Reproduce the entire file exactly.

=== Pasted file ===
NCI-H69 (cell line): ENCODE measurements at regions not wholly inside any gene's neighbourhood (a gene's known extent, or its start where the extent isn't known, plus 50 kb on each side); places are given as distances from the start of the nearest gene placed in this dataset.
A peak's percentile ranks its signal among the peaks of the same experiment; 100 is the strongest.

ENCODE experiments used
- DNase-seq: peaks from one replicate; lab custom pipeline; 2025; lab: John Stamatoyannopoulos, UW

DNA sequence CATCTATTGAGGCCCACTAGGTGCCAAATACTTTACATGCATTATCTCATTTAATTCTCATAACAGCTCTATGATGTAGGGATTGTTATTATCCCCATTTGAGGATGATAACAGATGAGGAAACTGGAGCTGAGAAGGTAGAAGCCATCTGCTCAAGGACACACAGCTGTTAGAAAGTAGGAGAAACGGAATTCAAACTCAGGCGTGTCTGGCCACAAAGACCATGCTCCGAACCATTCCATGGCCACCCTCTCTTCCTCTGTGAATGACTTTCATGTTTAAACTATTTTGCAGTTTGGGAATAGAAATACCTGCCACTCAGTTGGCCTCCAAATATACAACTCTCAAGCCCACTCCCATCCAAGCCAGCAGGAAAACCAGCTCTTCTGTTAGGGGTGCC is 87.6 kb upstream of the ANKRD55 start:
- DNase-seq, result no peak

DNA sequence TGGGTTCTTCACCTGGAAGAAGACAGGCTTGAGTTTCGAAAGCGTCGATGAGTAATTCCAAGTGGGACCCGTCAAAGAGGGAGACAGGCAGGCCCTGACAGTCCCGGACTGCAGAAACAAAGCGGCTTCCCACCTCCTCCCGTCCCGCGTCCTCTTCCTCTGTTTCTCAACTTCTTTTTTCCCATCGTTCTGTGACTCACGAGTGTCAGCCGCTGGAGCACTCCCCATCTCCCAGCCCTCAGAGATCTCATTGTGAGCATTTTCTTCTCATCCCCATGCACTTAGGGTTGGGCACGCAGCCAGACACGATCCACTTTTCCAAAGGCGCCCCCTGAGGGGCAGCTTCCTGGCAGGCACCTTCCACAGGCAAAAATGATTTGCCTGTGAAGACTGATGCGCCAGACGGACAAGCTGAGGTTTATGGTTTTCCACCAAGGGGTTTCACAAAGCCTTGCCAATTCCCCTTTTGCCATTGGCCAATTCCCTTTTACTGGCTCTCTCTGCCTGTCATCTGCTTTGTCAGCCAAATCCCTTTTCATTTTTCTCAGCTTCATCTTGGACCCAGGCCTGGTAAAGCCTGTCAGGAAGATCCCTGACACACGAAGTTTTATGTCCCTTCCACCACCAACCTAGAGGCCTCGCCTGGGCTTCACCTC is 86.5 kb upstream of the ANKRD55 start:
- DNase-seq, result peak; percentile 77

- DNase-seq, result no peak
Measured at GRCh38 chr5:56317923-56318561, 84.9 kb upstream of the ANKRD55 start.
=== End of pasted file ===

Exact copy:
NCI-H69 (cell line): ENCODE measurements at regions not wholly inside any gene's neighbourhood (a gene's known extent, or its start where the extent isn't known, plus 50 kb on each side); places are given as distances from the start of the nearest gene placed in this dataset.
A peak's percentile ranks its signal among the peaks of the same experiment; 100 is the strongest.

ENCODE experiments used
- DNase-seq: peaks from one replicate; lab custom pipeline; 2025; lab: John Stamatoyannopoulos, UW

DNA sequence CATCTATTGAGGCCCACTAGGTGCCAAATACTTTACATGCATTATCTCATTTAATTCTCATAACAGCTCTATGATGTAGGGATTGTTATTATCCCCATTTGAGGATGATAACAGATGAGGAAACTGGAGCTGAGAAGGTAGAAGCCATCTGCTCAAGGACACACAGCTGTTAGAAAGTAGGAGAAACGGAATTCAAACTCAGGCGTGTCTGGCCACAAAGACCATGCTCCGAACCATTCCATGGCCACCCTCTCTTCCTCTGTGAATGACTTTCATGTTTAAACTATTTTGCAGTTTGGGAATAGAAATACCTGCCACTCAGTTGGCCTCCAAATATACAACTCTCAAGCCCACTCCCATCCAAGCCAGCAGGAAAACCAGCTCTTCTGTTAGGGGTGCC is 87.6 kb upstream of the ANKRD55 start:
- DNase-seq, result no peak

DNA sequence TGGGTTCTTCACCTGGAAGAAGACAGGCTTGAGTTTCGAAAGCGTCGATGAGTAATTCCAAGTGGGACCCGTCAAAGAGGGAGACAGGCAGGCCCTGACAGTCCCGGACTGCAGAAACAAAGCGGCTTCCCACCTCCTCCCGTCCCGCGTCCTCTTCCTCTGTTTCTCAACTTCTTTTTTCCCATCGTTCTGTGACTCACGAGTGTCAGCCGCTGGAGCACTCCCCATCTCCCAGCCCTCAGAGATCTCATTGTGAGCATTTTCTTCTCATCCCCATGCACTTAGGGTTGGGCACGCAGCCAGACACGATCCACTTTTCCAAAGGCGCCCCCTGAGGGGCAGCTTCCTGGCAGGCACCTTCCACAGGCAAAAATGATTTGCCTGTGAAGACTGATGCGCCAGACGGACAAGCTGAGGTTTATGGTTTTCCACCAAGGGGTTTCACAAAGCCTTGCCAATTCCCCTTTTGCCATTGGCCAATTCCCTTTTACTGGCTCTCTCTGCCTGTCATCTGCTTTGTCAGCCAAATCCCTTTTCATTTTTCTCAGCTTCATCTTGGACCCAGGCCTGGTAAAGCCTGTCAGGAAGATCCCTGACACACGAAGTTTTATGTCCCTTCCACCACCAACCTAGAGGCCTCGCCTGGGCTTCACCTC is 86.5 kb upstream of the ANKRD55 start:
- DNase-seq, result peak; percentile 77

- DNase-seq, result no peak
Measured at GRCh38 chr5:56317923-56318561, 84.9 kb upstream of the ANKRD55 start.